So today was the beginning of the Justice Conference here in Portland, OR. It began with pre-conference seminars taught and engaged in conversations about justice issues and the night culminated with Ken Wytsma, Justice Conference founder, and theologian Miroslav Volf as two plenary speakers.
I went to four different seminars and in this post I want to discuss some gleanings from each teacher and speaker.
The first seminar I went to was led by Western Seminary prof Gerry Breshears titled “Justice According to Abraham, Amos, Jesus, and Paul” for which he contended a synonymous use throughout Scripture of justice and righteousness. He taught me some vocabulary words that I was unfamiliar with in their context of the Hebrew and Greek language, which was intriguing. He also mentioned he believes that many people outside of the Christian faith are involved in justice issues but that we must remember that “Justice starts at God” and that as part of his team “We are a part of a divine rescue mission.”
Second I heard the Dean of Faculty from Kilns College, Michael Caba, titled “Towards Just Economics: Capitalism, Socialism, and the Bible.” He argued that the Bible does not allow for a construction of capitalism or socialism and that economics is increasingly a justice issue because “Different views of justice create different outcomes for a preferred economic system.” Then he outlined that throughout Scripture he thinks there are four basic economic principles supported: owning private property, concern for the poor, developing a strong work ethic, and condemnation of oppression. He also said that in the end we must have a Kingdom view of economics remembering that “God owns it all, and you are his servant and steward with the purpose of bringing him glory.”
The third seminar I went to was led by Melissa McCreary, also from Kilns College, with “What is the role of education in a just life?” She discussed the needs and means of education and its importance in living a just life. She spoke largely of access to higher education. “Education”, she said, “needs to include character development.” The way education is pivitol in living a just life is that it informs us about injustice, exposes us to what justice really is and looks like, aids in discover of solutions, and points us towards action. McCreary said, “We must ensure access to education and teach to justice.”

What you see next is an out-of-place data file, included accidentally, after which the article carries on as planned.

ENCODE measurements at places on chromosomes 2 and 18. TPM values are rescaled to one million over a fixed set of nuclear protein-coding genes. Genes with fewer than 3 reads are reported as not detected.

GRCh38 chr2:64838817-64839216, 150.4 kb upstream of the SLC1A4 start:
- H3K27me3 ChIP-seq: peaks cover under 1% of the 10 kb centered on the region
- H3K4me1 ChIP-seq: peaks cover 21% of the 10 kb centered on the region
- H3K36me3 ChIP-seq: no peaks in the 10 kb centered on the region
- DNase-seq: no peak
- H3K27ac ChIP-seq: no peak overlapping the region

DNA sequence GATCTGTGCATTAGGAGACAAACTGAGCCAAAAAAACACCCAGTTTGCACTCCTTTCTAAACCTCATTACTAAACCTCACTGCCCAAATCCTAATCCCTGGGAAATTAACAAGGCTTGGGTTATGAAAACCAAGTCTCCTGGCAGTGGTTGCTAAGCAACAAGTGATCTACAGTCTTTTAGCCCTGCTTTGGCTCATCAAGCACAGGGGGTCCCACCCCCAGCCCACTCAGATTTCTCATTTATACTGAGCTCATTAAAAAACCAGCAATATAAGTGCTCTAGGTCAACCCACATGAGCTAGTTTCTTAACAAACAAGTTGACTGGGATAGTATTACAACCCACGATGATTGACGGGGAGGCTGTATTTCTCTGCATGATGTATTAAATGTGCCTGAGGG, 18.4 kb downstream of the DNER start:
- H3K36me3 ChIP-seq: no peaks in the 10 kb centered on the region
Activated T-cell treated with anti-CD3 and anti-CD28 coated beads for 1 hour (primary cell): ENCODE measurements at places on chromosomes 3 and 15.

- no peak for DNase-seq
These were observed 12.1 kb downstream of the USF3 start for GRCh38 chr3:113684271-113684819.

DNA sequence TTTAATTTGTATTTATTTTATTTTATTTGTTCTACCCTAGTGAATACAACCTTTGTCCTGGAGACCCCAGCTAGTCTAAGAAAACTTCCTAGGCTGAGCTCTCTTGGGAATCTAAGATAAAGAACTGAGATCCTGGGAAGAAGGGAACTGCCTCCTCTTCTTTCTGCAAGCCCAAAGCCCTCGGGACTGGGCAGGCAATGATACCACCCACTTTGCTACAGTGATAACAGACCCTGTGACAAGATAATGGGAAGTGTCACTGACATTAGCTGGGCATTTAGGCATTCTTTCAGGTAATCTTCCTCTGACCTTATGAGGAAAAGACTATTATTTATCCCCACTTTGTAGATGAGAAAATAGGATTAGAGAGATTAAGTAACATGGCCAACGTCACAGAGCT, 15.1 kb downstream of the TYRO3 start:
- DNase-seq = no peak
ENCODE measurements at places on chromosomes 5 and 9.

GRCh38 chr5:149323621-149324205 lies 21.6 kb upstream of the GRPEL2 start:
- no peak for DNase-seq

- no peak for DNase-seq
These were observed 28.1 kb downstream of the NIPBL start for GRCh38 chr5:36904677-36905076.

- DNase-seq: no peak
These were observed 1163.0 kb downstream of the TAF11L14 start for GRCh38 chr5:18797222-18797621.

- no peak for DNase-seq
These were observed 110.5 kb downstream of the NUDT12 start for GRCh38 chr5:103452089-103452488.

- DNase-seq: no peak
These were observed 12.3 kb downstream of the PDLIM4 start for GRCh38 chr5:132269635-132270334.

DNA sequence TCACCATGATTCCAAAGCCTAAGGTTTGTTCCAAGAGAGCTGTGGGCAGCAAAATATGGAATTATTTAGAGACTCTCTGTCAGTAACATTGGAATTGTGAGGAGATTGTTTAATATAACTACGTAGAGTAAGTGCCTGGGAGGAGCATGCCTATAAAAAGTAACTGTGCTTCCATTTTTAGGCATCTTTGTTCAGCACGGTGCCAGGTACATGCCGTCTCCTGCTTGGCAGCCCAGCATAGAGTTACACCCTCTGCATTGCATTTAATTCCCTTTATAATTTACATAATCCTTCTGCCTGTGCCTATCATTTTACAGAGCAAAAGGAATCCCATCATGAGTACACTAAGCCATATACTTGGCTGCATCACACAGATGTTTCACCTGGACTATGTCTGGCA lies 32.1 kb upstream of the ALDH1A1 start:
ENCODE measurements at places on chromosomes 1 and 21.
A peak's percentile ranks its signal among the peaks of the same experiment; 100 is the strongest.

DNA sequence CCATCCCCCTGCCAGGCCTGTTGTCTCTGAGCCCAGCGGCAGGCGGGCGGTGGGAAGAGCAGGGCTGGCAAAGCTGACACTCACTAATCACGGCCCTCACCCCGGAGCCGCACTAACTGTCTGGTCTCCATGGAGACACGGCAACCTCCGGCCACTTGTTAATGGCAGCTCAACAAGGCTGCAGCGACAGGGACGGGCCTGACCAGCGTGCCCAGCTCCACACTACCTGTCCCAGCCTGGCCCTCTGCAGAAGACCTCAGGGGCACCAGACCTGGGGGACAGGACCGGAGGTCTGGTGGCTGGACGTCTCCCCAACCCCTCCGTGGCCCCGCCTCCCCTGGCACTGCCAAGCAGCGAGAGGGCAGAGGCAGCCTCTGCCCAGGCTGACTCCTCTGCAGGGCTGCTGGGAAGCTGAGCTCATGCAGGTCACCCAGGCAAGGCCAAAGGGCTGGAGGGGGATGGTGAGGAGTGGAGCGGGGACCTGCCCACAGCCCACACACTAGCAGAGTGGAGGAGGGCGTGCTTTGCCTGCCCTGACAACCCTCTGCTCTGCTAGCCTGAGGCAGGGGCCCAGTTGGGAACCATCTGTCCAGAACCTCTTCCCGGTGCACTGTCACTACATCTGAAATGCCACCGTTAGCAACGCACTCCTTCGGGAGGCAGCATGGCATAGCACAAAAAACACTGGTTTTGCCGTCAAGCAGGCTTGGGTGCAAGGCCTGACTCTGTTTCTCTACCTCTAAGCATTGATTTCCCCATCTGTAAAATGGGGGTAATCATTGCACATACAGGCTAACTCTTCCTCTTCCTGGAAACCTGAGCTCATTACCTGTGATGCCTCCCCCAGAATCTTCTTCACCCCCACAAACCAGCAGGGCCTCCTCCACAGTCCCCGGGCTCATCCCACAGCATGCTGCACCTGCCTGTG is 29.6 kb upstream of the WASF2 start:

The last seminar I went to was led by Mike Hogan from International Justice Mission and it was about “Engaging and mobilizing churches for justice.” I really appreciated this one because he talked about his personal story of how he got involved in justice, the purpose of IJM and how it works, and hwo to get involved. He also used a Ministry/Values Map to help identify if justice was an issue that concerned our individual contexts and then encouraged us to “Build justice into the theology and culture of your church.” I plan on using the Ministry/Values Map within my own ministry context. The justice journey begins with education about a theology of justice from the Bible, knowing about global and local issues, and developing a team of people to be a “justice learning community.” Then you explore by developing a taskforce from your “justice learning community”, explore issues within your congregation and neighborhood and explore opportunities to aid in justice internationally through the missionaries the church supports. Third is engagement which means pray, advocate, mobilize, and respond.
The first plenary speaker got underway at 7 p.m. Ken Wytsma, founder of The Justice Conference, President of Kilns College, and Pastor at Antioch in Bend, OR spoke about what justice is in a philosophical and practical way. He spoke as Breshears did, that justice and righteousness are synonymous throughout Scripture. A quote I found particularly profound at the end of his speech was “Justice has taught me about grace. Justice surfaces the need for and is made complete by grace.”
The second plenary speaker was Yale Divinity School theologian Miroslav Volf. He began with a devotion about Job and that he believes that within the story of Job we are left with needing not only justice, but “the God of justice to hold us.” Then he spoke on his topic which came from 1 Peter 2:17, “Honor everyone.” This was a really hard topic because he spoke about the need for honor that is more than tolerance, honor that gives integrity to the self, “treating others as they are created in the image of God and loved by God.” We must also speak the truth and speak well about them even when it is difficult. The especially challenging point of his talk was that we must honor everyone, even people who we strongly disagree with. He asked “Can the doer be separated from the deed (of sin) in order to honor them?” and answered by saying “God’s forgiveness separates the wrongdoer from the wrongdoing to free us.” And that “Separating the doer from the deed allows us to honor and forgive them.” Volf closed with “God is love-love is not predicated on what we do. If we do this we unChristian the Christian faith. We must have a love for enemy as God loved us.”
These are just snippets of the first day. I am excited to give a more detailed outline of each speaker and discuss their views further when I have time. Tomorrow I will probably be writing about the important and meaningful gleanings that I have as well.
Make sure to check out my reflections day 2:http://t.co/B1DcQECh